Three Salvadoran members of the deadly street gang MS-13 were indicted Tuesday on federal charges that they ordered U.S. gang members to carry out cold-blooded murders and other vicious crimes — directing it all from their prison cells in El Salvador.
Dany Fredy Ramos Mejia, Saul Antonios Turcio Angel and Rigoberto Del Transito Mejia Regaldo conspired in a racketeering plot with murder, robbery, obstruction of justice and witness tampering, according to the 30-count indictment.
The indictment says the three defendants and at least 13 others conspired to commit murder and other violent crimes with firearms, baseball bats, machetes, bottles, and knives.
The three are members of MS-13, La Mara Salvatrucha, a violent street gang of immigrants or descendants of immigrants with members in El Salvador, Honduras, Guatemala, Mexico and the United States.
Two of the members allegedly directed other MS-13 members to commit crimes, including murdering two people in the United States, from 2001 to March 2007. They also are connected to eight murders in Maryland and a murder in Virginia, the Justice Department said.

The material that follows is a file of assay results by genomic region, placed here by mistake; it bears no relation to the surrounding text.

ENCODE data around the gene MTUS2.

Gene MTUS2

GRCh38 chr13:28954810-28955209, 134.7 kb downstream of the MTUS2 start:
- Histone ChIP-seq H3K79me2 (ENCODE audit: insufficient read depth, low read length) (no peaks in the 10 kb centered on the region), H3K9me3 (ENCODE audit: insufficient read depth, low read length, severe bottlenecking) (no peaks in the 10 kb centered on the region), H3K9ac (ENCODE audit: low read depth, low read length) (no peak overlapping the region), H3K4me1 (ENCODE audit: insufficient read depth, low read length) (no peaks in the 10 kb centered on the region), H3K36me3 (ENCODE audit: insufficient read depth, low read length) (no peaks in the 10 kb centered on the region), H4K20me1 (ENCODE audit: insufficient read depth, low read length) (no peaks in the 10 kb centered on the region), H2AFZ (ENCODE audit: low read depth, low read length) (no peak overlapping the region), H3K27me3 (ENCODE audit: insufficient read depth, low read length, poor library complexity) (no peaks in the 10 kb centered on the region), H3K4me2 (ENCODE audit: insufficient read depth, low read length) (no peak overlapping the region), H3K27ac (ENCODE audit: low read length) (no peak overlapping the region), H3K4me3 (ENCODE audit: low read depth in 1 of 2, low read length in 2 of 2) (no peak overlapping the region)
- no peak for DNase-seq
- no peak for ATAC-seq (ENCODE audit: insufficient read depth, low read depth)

In 2004, Mejia and Angel videotaped themselves and fellow gang members in El Salvador planning gang activities, according to the indictment. In 2005, Angel used a cell phone to call members of the Teclas Locos Salvatruchos clique in Maryland to discuss crimes. Later that day, gang members killed two people and wounded a juvenile.
The three defendants remain in an El Salvador prison for crimes allegedly committed in that country. They face a maximum sentence in a U.S. prison
All three defendants are currently incarcerated in El Salvador on charges for crimes allegedly committed in that country. If convicted, each defendant faces a maximum sentence in the U.S. of life in prison for conspiracy to participate in a racketeering enterprise.
Attorney General Alberto Gonzales praised the indictments and thanked Salvadoran government officials for their assistance in the investigation.
"Together we are going to make the streets and the neighborhoods of all of the Americas safer for our children," Gonzales said at a press conference announcing the indictments.
Acting Director Michael J. Sullivan of the Bureau of Alcohol, Tobacco, Firearms, and Explosives said the indictment sends a message to gang members.
"MS-13 is a criminal organization that has terrorized our nation's neighborhoods and jeopardized community safety for far too long," Sullivan said. "This indictment sends a strong signal that anyone who joins the gang and participates in violent acts on its behalf will continue to be brought to justice, no matter where they may hide."